(self-initiated, timeline: after-work hours)
Current apps meant to facilitate quitting smoking do not have any aspect allowing for accountability.
A timer, supporting community and res()ources for professional help, but most importantly an app where a buddy system allows for more responsibility to meet the goal of quitting.
(...) 65% are likely to meet a goal after committing to another person. Their chances of success increase to 95% when they build in ongoing meetings with their partners (...)
Physical = bodily withdrawal symptoms (cravings, nervousness, inability to focus)

Behavioral = the habit of lighting up (break, morning routine etc.)

Psychological = do I really need to quit smoking now?

Social = smoking becomes a social act, and

In addition, "Quitting smoking" (C.L. Duncan, July 1992) describes the importance of replacing the first cigarette of the day with a new habit. Yale's School of Medicine research points out that women have a harder time quitting.
Goal? Adress all of these issues.
​​​​​​      ​Analysis + Competition
Relevant apps offer standard tools, but none of them had any feature involving accountability. 
To build on this, users need to partner up and achieve goals together, as well as access professional help. Ever-evolving graphics will keep the experience dynamic and show evolution.
While simplicity and minimalism may certainly be attractive, functionality and feature accessibility became a major focus through a series of wireframes and thought maps.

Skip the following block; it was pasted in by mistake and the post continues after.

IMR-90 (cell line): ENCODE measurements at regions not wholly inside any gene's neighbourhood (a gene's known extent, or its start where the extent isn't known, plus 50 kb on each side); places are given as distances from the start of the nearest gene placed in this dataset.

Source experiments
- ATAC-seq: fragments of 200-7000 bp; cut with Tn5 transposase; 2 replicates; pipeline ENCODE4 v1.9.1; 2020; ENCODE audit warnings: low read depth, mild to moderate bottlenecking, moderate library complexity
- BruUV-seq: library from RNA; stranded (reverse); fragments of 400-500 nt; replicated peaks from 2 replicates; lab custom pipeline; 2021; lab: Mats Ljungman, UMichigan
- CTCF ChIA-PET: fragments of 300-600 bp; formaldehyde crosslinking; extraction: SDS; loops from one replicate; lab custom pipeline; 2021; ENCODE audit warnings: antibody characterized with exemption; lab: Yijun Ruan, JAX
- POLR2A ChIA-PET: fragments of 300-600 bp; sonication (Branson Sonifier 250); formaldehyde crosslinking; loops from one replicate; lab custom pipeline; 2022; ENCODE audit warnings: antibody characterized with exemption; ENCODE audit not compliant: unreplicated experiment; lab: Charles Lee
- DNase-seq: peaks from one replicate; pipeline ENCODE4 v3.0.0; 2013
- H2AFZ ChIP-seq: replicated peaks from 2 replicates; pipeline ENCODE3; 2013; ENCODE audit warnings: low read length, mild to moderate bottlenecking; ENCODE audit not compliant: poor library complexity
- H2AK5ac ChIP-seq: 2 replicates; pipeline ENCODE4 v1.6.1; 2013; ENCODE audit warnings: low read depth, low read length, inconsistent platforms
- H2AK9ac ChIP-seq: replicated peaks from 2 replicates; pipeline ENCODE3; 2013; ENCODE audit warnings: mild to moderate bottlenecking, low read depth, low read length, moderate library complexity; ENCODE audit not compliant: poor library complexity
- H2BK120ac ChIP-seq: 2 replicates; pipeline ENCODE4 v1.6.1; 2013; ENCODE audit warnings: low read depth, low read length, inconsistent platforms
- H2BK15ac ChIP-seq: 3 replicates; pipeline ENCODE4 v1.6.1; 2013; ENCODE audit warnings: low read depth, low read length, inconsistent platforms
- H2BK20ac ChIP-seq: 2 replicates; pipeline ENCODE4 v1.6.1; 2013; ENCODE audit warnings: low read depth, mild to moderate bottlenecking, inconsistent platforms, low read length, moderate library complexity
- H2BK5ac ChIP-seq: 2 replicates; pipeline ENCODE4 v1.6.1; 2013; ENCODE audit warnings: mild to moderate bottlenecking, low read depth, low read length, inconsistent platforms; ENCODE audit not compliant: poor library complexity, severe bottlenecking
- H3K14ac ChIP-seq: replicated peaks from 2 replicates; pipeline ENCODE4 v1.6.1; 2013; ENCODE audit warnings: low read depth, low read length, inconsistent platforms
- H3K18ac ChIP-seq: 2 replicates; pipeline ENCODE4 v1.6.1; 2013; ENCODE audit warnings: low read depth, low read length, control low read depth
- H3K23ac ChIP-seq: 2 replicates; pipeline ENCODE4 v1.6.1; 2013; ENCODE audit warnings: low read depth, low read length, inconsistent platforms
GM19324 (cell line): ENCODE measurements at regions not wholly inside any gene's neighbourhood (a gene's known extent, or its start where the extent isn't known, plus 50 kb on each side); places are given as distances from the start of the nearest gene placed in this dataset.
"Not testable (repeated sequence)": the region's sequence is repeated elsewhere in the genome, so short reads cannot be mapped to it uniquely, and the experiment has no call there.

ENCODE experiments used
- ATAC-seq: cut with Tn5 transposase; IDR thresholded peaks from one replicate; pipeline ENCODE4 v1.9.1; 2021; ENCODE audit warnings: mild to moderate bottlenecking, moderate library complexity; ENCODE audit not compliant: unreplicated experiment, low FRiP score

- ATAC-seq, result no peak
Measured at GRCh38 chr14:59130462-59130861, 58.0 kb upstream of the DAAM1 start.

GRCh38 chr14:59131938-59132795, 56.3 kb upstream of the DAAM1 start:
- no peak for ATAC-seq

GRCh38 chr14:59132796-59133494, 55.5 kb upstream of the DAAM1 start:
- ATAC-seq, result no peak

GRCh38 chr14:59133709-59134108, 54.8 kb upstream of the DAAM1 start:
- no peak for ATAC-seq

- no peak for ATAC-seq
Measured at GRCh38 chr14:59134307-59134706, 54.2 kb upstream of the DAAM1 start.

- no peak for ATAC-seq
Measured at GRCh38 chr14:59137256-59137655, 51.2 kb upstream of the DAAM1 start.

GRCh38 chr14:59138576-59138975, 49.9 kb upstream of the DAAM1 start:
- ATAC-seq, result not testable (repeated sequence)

Paul is an architect. Because of WFH, smoking has become even more of an escape from his makeshift living-room desk. His morning commute has been replaced with longer cigarette breaks. He can feel his body having a harder time on family hikes.
Paulina works as a journalist. She works in the field and found that sometimes smoking and socializing outside with others can get her leads. As she grew into the habit further, she frequently takes smoke breaks when she writes. She has entertained the idea of switching to a vaping product, but knows that ultimately, she’d like to get rid of the habit altogether. She has tried to quit before, but since she doesn't have anyone to hold her accountable, she usually tells herself it's ok to maybe buy another pack.
      Final Screens
Smokers that light up within the first few minutes of their day, are prone to having the least success in an attempt to quit. Engaging and evolving graphics are both meant to showcase user's their progress every morning.
The buddy system is one of the key features. Buddies can be strangers, friends or family that can create an account on the app just for the sake of being a supporting buddy, holding their friend accountable.
Upon the creation of an account, users can see each other's progress and send supportive messages. Making one's progress not only public but also tied to a specific person, will in theory maximize the chances of a quit attempt succeeding. 
Finally, the creation of a wider community of now-ex-smokers, allows for engagement in comment sections under a selection of forum topics that are meant to help others. Links to professional resources, podcasts and research papers will be there to further facilitate understanding of the battle.
      Style Guide

Once in the app, imagery of tabacco products is absent for a reason: to prevent triggering any longing to smoke again. However, a subtle and faded reminder of the action of quitting smoking especially in the logo seemed appropriate. Keeping this put out cigarette as dark and shaded as possible follows the intention described above.
      Analyze and Conclude
I myself struggled with quitting smoking. Only once I pledged to someone close to me that I won't smoke, did I succeed. This is ultimately the root behind this self-initiated study.
This case study made me realize that UX isn't simply about a beautiful design, but most importantly one with the potential of real-life positive impact, where functionality and efficacy are put at the forefront.
Back to Top